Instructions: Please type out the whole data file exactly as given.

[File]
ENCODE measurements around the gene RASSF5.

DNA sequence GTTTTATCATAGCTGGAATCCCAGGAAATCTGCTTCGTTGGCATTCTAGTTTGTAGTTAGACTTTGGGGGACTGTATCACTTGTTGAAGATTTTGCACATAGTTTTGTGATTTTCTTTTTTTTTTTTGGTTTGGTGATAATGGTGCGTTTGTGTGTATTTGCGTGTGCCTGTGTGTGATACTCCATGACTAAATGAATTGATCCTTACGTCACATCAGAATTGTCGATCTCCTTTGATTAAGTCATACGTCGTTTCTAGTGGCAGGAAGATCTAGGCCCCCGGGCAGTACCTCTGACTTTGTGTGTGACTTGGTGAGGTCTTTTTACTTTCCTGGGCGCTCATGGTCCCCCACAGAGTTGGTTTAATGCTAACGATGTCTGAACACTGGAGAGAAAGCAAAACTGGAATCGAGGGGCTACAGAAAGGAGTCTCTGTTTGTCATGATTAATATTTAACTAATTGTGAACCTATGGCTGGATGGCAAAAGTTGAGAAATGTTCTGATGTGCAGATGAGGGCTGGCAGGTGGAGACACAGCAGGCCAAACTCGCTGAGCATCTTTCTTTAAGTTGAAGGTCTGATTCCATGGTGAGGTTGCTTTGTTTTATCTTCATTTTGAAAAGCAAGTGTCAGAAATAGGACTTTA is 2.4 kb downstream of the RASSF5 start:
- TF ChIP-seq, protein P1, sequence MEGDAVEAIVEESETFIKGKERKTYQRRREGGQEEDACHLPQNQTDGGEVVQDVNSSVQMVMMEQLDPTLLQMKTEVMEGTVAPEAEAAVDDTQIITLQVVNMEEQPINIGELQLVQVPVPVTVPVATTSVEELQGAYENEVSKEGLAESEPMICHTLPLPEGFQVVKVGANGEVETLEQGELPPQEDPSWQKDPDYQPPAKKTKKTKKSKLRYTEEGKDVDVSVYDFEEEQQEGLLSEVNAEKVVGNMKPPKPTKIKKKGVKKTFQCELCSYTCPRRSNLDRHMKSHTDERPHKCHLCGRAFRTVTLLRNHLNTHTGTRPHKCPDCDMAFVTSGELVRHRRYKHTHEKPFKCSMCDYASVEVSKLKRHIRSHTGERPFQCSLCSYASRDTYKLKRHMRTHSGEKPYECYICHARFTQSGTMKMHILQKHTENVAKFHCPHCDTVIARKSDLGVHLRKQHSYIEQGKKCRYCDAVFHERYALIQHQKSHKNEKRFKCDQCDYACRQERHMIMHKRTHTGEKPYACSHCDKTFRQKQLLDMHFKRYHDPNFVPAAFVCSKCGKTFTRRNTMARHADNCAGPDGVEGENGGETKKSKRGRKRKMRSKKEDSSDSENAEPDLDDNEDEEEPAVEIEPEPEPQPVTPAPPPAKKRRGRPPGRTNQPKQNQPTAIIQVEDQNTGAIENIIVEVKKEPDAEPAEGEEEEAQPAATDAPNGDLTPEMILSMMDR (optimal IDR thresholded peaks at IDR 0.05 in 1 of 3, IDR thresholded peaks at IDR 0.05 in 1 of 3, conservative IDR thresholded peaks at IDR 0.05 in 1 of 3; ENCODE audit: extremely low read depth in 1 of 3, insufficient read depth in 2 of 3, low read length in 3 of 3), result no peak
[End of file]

ENCODE measurements around the gene RASSF5.

DNA sequence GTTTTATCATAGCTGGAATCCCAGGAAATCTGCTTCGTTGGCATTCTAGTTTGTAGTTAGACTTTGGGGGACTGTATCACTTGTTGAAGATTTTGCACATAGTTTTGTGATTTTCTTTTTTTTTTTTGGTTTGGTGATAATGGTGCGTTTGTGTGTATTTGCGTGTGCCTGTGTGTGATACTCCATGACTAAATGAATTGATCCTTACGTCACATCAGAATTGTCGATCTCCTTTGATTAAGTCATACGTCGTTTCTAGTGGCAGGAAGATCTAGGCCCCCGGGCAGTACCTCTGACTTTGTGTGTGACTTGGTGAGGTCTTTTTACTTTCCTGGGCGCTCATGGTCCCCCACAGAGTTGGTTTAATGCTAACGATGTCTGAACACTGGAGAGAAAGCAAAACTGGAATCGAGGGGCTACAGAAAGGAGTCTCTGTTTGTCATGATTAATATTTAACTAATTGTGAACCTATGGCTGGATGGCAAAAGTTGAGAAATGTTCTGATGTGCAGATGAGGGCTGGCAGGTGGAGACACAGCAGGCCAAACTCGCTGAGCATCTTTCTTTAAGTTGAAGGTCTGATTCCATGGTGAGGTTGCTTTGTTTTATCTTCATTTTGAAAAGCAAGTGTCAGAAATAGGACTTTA is 2.4 kb downstream of the RASSF5 start:
- TF ChIP-seq, protein P1, sequence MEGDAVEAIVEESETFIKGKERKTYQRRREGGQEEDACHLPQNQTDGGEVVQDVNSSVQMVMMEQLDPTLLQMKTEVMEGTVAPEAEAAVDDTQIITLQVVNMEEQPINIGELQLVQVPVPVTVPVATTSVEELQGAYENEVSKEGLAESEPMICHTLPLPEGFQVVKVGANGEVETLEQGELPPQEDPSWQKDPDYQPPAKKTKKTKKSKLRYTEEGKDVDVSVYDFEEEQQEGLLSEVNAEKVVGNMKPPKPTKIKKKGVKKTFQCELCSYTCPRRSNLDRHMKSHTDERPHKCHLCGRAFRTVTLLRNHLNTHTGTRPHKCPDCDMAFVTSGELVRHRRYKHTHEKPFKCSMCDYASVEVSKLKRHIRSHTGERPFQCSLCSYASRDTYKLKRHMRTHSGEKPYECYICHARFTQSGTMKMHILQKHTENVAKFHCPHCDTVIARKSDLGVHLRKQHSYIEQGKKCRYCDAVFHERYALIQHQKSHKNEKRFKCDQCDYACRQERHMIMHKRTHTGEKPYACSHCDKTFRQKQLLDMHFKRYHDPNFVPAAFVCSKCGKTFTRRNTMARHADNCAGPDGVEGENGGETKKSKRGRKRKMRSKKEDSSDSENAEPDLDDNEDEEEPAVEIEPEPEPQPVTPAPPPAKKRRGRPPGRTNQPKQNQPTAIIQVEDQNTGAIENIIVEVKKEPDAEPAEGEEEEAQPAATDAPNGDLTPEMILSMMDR (optimal IDR thresholded peaks at IDR 0.05 in 1 of 3, IDR thresholded peaks at IDR 0.05 in 1 of 3, conservative IDR thresholded peaks at IDR 0.05 in 1 of 3; ENCODE audit: extremely low read depth in 1 of 3, insufficient read depth in 2 of 3, low read length in 3 of 3), result no peak